Ice has been a major force in the Glacier Bay region for at least the last seven million years. The glaciers seen here today are remnants of a general ice advance the Little Ice Age that began about 4,000 years ago. True to its name, this advance in no way approached the extent of continental glaciation during Pleistocene times known as the Wisconsin Ice Age. The Little Ice Age reached its maximum extent here about 1750, when general melting began. The advance or retreat of a glacier snout reflects many factors: snowfall rate, topography, and climate trends. Today, glacial retreat continues on the bay's east and southwest sides, but on the west side several glaciers are advancing.
Glaciers form because snowfall in the high mountains exceeds snowmelt. Imagine a place high in the mountains that catches a vast amount of falling snow every year. This place is so high and so cold that none of the snow melts even in the summer. In fact, whatever precipitation that falls over the course of the year, falls in the form of snow. Over time, that snow pack builds. Soon the weight of the snowflakes in the upper layers of the snow pack presses down deforming the snowflakes beneath.
The snowflakes in the pack first change to granular snow round ice grains and eventually morph into solid ice.
Glacier ice is different from the ice in your refrigerator. The ice crystals form slowly under pressure and individual crystals can grow to be the size of a football. Air trapped between the snowflakes is also frozen into the ice at pressure. Ice near the bottom of the glacier is under tremendous pressure, which allows it to flow almost like a plastic over the bedrock beneath. Friction between the glacier and the bedrock produces meltwater which further lubricates the bedrock allowing the ice to slide.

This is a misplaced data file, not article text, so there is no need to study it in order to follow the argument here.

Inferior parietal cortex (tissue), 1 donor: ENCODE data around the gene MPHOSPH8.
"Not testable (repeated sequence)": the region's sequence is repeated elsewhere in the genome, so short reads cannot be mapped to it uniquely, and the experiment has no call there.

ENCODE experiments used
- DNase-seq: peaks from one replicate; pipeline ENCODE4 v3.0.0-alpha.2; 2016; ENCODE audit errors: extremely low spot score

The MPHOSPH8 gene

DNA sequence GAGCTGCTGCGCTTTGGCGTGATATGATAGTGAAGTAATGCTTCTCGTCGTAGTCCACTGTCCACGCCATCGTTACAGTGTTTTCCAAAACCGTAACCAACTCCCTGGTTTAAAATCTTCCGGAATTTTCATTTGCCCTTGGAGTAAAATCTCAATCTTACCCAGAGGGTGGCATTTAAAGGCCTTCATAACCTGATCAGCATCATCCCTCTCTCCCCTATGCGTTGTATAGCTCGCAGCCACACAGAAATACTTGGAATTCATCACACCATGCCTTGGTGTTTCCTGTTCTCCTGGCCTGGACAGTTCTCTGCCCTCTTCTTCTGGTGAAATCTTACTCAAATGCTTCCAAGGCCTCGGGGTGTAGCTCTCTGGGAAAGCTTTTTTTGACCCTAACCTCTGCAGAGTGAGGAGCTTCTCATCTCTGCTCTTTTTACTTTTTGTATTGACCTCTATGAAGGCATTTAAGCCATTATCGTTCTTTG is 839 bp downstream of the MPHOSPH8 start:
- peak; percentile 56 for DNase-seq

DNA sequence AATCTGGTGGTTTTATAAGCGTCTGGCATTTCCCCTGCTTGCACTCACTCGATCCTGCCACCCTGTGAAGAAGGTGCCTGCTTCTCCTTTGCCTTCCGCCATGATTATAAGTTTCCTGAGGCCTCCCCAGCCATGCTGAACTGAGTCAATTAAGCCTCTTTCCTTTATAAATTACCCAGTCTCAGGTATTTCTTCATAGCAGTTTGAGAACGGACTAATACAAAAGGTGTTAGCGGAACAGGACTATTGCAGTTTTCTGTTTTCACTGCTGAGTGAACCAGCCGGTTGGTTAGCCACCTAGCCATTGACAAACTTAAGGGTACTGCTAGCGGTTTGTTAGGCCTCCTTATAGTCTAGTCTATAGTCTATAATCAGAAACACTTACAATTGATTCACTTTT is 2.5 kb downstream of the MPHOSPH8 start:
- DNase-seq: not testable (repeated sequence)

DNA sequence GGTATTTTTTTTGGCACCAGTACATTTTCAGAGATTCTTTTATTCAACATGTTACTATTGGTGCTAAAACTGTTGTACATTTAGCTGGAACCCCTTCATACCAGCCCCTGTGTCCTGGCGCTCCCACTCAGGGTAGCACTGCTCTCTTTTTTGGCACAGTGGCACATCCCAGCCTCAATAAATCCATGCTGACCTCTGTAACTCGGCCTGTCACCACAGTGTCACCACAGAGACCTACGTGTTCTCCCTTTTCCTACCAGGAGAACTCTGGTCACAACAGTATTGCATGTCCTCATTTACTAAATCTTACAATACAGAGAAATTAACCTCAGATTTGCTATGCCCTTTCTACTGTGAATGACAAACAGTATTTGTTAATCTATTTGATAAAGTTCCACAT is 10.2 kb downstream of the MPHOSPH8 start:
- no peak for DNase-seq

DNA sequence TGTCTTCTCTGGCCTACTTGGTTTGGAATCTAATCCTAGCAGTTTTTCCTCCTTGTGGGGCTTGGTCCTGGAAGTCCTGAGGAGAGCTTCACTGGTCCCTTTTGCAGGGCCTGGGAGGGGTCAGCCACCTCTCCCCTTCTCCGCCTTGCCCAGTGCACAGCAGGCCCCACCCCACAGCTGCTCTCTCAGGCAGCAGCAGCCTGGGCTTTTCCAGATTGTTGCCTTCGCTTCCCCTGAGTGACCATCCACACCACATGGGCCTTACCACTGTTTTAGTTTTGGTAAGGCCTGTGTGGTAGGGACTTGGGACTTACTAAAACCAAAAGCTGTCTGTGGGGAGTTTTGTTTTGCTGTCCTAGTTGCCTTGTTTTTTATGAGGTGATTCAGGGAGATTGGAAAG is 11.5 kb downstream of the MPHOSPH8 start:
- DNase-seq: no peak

If a glacier flows out of the mountains into the ocean, we call it a "tidewater" glacier the type many people come to Glacier Bay to see. The park includes 11 tidewater glaciers that break off or "calve" either into saltwater or freshwater lakes near sea level, eight of which are located within the bay. The show can be spectacular. As water undermines some ice fronts, great blocks of ice up to 200 feet high break loose and crash into the water. Johns Hopkins Glacier calves such volumes of ice that it is seldom possible for larger boats to approach its ice cliffs closer than about two miles.
Huge icebergs may last a week or more. They provide perches for bald eagles, cormorants, and gulls, as well as haul-outs for seals. When passing close by, kayakers can hear splashes and crackles as melting water drips and the ice deteriorates. The ice pops and sizzles as it releases ancient air first trapped between the delicate snowflakes and then frozen in under pressure a phenomenon called "bergie seltzer."
Colors betray a berg's nature or origin. White bergs hold many trapped air bubbles. Blue bergs are dense and are likely recently calved. Greenish-blackish bergs may have calved off glacier bottoms. Dark-striped brown bergs carry morainal rubble rocks that the glacier acquired on its journey down the mountain.
How high a berg floats depends upon its size, the ice's density, and the water's density. Bergs may be weighed down or even submerged by rock and rubble. A modest-looking berg may suddenly loom enormous and endanger small craft when it rolls over. Boaters and especially kayakers should keep in mind that what one sees is "just the tip of the iceberg."